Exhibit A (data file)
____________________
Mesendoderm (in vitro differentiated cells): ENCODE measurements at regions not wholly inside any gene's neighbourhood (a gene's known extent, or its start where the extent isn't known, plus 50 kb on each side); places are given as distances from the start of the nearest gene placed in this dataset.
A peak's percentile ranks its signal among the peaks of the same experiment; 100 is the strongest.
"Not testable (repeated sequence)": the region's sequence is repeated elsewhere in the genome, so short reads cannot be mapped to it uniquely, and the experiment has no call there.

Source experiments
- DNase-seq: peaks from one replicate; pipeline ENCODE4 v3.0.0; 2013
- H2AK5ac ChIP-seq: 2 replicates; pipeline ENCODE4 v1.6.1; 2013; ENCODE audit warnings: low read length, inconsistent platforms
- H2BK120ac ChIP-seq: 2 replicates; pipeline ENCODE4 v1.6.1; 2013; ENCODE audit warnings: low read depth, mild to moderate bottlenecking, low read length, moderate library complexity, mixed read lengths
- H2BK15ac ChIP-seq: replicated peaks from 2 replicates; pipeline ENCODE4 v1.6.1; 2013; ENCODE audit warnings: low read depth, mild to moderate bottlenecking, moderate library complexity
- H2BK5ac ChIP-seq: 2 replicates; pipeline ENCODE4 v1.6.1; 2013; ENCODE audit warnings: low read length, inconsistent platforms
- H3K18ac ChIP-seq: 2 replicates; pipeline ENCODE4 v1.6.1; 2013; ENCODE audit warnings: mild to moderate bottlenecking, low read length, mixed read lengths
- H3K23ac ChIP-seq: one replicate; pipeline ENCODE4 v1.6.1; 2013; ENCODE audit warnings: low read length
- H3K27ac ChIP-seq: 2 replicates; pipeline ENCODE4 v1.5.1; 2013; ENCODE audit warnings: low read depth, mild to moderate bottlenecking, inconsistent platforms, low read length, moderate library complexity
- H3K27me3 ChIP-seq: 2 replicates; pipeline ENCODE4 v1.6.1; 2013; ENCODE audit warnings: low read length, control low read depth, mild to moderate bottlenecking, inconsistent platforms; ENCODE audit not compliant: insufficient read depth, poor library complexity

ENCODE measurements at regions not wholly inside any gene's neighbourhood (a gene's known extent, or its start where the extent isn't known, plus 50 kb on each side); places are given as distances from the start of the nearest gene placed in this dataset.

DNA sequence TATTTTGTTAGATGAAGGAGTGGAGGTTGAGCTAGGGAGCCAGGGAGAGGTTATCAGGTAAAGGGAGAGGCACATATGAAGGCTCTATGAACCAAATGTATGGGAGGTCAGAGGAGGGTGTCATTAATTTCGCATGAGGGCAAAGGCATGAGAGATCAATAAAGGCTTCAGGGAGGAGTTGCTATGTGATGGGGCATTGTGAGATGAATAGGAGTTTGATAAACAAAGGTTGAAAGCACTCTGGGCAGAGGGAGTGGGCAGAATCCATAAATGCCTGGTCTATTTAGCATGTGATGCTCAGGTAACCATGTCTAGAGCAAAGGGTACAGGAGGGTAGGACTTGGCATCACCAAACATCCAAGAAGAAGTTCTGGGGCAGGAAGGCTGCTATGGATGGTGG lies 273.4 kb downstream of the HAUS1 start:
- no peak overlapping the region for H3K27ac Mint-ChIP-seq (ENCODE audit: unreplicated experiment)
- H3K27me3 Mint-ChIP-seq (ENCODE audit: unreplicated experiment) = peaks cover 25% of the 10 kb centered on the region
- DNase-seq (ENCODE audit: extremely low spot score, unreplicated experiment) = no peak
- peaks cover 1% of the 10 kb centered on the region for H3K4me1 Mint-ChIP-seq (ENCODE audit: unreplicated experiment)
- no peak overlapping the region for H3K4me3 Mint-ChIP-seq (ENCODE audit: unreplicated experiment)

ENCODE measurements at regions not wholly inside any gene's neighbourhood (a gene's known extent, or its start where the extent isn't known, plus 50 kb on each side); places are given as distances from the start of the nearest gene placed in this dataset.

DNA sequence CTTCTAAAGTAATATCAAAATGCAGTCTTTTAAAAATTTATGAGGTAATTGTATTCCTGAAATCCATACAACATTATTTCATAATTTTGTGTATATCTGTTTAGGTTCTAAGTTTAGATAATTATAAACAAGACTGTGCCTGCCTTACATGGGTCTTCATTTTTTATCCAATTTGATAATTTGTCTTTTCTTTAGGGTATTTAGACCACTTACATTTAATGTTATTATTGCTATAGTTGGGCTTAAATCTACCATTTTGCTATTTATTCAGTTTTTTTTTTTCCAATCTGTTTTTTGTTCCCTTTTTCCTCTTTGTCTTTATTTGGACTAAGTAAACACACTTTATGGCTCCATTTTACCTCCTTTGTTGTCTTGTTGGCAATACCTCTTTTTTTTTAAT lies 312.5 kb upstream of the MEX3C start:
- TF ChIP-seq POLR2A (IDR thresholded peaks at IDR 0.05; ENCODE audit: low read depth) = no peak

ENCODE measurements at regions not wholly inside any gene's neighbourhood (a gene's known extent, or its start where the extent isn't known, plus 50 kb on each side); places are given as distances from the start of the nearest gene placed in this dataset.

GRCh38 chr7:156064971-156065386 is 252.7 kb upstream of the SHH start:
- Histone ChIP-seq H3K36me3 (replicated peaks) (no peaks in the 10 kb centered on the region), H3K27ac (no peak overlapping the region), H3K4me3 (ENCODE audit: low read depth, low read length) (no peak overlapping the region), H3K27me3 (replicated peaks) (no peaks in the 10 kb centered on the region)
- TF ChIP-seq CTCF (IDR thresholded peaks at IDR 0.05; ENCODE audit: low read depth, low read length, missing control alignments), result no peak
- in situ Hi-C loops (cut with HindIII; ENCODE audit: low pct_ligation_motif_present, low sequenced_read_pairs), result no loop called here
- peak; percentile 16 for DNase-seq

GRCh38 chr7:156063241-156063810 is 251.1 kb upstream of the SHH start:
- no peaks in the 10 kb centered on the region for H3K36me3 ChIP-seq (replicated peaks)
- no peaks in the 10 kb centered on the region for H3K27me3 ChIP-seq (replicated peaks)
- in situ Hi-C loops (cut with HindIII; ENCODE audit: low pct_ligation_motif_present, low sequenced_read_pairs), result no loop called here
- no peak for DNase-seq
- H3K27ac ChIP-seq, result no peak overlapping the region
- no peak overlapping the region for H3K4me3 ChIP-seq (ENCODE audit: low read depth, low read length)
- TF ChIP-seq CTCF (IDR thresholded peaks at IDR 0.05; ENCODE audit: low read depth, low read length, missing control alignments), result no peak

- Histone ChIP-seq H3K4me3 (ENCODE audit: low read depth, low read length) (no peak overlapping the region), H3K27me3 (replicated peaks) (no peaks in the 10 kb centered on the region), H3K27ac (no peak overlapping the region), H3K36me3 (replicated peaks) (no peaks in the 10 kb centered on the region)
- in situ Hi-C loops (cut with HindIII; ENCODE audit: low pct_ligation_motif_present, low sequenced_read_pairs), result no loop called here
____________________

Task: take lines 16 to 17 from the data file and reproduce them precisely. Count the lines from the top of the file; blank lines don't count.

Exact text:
- no peak overlapping the region for H3K27ac Mint-ChIP-seq (ENCODE audit: unreplicated experiment)
- H3K27me3 Mint-ChIP-seq (ENCODE audit: unreplicated experiment) = peaks cover 25% of the 10 kb centered on the region